Making the Most of Customer Data

Interview with Aubrie Pagano, Co-Founder, CEO and Creative Director of Bow & Drape

Author: Tricia Carr

March 13, 2017

It may have started as a Kickstarter project, but customizable clothing and accessories brand Bow & Drape has grown into a blossoming ecommerce business with a millennial following, as well as an operator of shops within department stores like Bloomingdale’s and Nordstrom. eMarketer’s Tricia Carr spoke with Aubrie Pagano—Bow & Drape’s CEO, co-founder and creative director—at the Millennial 20/20 summit in New York about how the company puts the data it has on shoppers’ preferences and behaviors to work for its customers. 

eMarketer: What was the basis for Bow & Drape? Did you set out to create a brand that catered to millennials?

Aubrie Pagano: We started the brand to make customized clothing accessible for everyone. At the time, we saw customization as something that was either very high-end or just for tchotchkes. There was something missing that could be at department stores prices, but also customized.

Our core demographic is millennials, but we have a wide bell curve, especially in stores. Women in their 40s and 50s buy our clothes, and we have girls at age 12 who buy size extra-small. I think the brand has an ageless concept, but in particular, the zeitgeist of being expressive resonates with millennials.

eMarketer: How do you make the design-your-own-item experience easy and seamless across channels?

Pagano: It’s one of our priorities—and a challenge. We are actively rebuilding all of our technology so that, regardless of channel, everything is seamless. We are working on selling through Instagram and SMS to make it easy [for the customer to buy wherever they are]. The goal is to combine all of these databases into one architecture.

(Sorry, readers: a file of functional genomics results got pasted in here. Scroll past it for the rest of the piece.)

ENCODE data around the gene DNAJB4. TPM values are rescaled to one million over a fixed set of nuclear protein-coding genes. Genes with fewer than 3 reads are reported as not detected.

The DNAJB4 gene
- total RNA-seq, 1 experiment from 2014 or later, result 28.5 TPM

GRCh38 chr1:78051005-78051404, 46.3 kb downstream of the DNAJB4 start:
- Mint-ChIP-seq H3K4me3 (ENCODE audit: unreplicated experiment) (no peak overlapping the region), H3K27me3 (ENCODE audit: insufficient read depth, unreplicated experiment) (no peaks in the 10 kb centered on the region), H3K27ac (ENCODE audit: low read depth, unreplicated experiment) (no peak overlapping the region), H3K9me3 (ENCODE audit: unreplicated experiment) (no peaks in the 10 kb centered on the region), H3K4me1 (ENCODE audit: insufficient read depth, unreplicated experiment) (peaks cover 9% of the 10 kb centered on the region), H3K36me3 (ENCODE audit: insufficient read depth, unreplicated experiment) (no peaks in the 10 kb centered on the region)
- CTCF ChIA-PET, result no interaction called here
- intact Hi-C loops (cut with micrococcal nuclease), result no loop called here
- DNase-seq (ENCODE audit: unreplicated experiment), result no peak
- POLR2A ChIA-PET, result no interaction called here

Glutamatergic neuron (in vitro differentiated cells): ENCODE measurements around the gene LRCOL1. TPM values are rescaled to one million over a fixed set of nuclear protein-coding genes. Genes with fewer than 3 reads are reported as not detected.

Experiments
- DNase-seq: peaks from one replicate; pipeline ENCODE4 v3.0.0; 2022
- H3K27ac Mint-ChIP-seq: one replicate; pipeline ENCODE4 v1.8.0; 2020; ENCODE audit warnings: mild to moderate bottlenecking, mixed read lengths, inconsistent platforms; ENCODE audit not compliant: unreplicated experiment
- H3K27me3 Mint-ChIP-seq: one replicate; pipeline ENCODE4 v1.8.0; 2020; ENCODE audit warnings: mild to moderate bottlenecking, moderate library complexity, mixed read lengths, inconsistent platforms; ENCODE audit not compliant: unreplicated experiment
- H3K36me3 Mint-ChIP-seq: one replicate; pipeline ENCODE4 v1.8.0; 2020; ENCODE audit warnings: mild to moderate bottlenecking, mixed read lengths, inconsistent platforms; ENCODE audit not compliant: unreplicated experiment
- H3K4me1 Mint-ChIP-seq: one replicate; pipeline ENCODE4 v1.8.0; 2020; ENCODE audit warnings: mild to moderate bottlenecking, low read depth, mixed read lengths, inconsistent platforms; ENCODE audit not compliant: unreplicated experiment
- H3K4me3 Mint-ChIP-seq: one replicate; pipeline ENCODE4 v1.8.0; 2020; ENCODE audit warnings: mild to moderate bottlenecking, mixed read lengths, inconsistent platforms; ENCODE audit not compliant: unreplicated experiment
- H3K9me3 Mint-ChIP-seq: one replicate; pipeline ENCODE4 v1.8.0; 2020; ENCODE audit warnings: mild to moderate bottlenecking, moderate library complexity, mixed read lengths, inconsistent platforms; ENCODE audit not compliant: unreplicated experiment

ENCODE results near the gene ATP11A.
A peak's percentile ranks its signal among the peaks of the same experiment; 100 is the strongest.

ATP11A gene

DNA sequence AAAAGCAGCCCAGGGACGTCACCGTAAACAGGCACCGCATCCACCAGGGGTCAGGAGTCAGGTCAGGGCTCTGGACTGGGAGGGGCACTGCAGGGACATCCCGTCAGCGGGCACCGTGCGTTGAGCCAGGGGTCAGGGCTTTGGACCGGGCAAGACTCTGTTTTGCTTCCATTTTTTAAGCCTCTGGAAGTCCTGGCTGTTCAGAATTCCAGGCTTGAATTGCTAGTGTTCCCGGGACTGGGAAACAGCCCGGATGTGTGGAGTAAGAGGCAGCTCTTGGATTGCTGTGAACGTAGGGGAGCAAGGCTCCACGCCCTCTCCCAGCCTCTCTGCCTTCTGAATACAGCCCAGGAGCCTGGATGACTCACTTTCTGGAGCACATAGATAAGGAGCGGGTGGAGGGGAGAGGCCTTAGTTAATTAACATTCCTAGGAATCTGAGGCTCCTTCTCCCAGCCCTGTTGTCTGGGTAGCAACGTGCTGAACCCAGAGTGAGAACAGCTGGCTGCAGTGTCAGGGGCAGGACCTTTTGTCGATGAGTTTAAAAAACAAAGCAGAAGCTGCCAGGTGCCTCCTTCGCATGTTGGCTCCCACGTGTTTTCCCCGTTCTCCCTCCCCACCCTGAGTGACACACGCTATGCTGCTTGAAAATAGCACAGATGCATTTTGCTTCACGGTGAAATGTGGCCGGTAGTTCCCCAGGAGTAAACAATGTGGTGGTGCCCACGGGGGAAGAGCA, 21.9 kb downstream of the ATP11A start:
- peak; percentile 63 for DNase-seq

Our engineers are focused on making the design process as easy as possible. When someone goes online, whether that’s on desktop or mobile, we want them to have an easy navigation experience. When someone is in-store, we want to track that person’s life cycle as well. We want to merge those two channels, as well as our social channels.

“We are working on selling through Instagram and SMS to make it easy [for the customer to buy wherever they are].”

eMarketer: A lot of retailers struggle with tracking customer behaviors when they’re shopping in-store. How do you solve that problem?

Pagano: When someone customizes an item in-store, we send them an email or a text to say when their item is ready to go. We integrated technology into that experience so it’s quick and seamless, and it creates an organic way for them to give us their contact information so we can track their purchases. If someone isn’t customizing in-store and they’re just browsing, it’s so much harder to understand. It won’t be fully integrated until everybody has chips implanted in their bodies.

eMarketer: When customers design their own items, they’re letting you inside their heads and telling you their preferences. What are you doing with those customer insights?

Pagano: We do our merchandising based on data for clickthroughs and sales. We also look at social engagements as indicators for certain products. For instance, we have a goofy shirt that says “Carb Dashian” [a play on Kardashian] with a pizza patch. We put it on social media and it had such strong engagement, we moved it into our core collection. Now it’s one of our best-sellers.

We find that when we elicit feedback from customers—when we make them a part of the brand—we get the most engagement and clickthrough. The more we ask them for data, the more engaged they become. We think of it as a two-way conversation. We even have a quiz on our site: If you’re confused about what to buy, the quiz spits out recommendations based on your personal preferences.

“The more we ask [our customers] for data, the more engaged they become.”

eMarketer: Do you use these customer insights to personalize your marketing efforts as well?

Pagano: The more we can segment customers according to their preferences, the more effective it is. Bridal is a good example. About 15% of our customers are engaged [to be married]. We serve up bridal ads when we segment people through our paid social efforts. We send them to a specific page and then remarket to them based on their engagement with that page. We build marketing lists out of pages on our site where we try to cultivate audiences.

eMarketer: From your experience at Bow & Drape, what advice do you have for marketers?

Pagano: It’s becoming more important to engage with your customer in a fluid way. You have to be where she is, and a lot of channels and functions are colliding. The customer expects us to understand the 360-degree view. Your customer doesn’t care what channel she finds you on—she is going to interact with you in any way she wants on those channels. 

Photo credit: Bow & Drape